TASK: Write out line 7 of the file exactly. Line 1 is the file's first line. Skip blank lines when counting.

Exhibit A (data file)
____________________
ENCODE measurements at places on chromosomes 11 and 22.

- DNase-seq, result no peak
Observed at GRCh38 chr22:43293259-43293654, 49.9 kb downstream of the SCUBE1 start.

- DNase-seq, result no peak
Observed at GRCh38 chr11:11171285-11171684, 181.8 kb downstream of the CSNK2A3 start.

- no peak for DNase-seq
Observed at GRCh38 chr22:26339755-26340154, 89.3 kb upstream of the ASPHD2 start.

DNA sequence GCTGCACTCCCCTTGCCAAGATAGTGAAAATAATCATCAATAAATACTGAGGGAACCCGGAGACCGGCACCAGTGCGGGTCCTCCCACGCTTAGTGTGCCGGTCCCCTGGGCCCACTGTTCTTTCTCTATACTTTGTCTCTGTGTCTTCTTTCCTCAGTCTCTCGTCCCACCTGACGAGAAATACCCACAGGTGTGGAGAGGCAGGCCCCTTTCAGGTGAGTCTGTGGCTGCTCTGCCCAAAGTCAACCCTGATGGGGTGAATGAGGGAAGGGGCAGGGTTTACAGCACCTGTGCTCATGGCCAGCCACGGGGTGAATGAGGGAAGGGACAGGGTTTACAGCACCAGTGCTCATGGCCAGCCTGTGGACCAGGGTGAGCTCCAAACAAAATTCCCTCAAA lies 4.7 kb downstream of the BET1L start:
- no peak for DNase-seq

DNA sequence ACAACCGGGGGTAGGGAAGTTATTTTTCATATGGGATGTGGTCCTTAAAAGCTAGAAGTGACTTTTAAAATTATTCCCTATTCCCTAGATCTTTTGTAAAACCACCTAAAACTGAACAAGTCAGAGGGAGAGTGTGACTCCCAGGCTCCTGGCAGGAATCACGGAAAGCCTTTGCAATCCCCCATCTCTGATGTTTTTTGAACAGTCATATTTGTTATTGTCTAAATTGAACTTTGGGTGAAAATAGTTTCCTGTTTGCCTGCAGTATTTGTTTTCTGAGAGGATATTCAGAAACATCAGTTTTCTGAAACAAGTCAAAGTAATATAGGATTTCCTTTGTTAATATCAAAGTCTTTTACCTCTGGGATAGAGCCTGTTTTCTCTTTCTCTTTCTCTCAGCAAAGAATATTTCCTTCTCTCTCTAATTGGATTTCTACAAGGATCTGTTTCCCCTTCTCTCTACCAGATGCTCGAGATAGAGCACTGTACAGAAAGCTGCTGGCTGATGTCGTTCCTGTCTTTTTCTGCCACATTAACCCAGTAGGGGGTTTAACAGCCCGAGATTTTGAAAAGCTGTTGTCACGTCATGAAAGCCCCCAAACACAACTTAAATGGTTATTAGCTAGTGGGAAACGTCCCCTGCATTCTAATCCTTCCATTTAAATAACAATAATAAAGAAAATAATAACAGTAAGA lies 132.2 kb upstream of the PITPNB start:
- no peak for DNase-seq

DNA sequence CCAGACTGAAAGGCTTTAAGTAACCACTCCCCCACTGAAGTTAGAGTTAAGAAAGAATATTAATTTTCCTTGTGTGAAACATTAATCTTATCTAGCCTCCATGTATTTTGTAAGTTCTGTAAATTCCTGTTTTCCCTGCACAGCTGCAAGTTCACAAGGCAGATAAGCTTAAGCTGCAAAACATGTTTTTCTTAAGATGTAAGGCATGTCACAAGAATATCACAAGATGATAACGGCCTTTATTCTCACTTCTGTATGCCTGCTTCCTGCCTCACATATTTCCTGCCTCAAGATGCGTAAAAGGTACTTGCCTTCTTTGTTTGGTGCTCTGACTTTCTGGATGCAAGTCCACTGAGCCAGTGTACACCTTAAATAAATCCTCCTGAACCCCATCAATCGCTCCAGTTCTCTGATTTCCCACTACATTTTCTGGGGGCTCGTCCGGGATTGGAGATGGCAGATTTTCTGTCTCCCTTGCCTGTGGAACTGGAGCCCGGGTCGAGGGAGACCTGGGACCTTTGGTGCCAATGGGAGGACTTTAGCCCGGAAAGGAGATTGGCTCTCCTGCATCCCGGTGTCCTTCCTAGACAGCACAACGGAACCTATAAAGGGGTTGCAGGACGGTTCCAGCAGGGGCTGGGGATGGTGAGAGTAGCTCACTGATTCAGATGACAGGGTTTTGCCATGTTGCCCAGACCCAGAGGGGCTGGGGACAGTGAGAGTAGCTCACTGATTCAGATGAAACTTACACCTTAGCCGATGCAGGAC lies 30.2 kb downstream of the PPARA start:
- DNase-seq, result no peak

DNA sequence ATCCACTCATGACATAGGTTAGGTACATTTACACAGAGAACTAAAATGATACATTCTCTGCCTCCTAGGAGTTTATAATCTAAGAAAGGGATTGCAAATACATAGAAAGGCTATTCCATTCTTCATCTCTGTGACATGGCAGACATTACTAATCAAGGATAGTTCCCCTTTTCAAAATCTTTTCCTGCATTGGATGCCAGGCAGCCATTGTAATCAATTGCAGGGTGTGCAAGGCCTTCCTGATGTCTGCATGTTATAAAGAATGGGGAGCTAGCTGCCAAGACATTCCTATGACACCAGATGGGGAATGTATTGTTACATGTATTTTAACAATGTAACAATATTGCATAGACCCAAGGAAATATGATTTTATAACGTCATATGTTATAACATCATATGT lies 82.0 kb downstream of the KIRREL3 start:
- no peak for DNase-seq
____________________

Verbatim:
Observed at GRCh38 chr22:26339755-26340154, 89.3 kb upstream of the ASPHD2 start.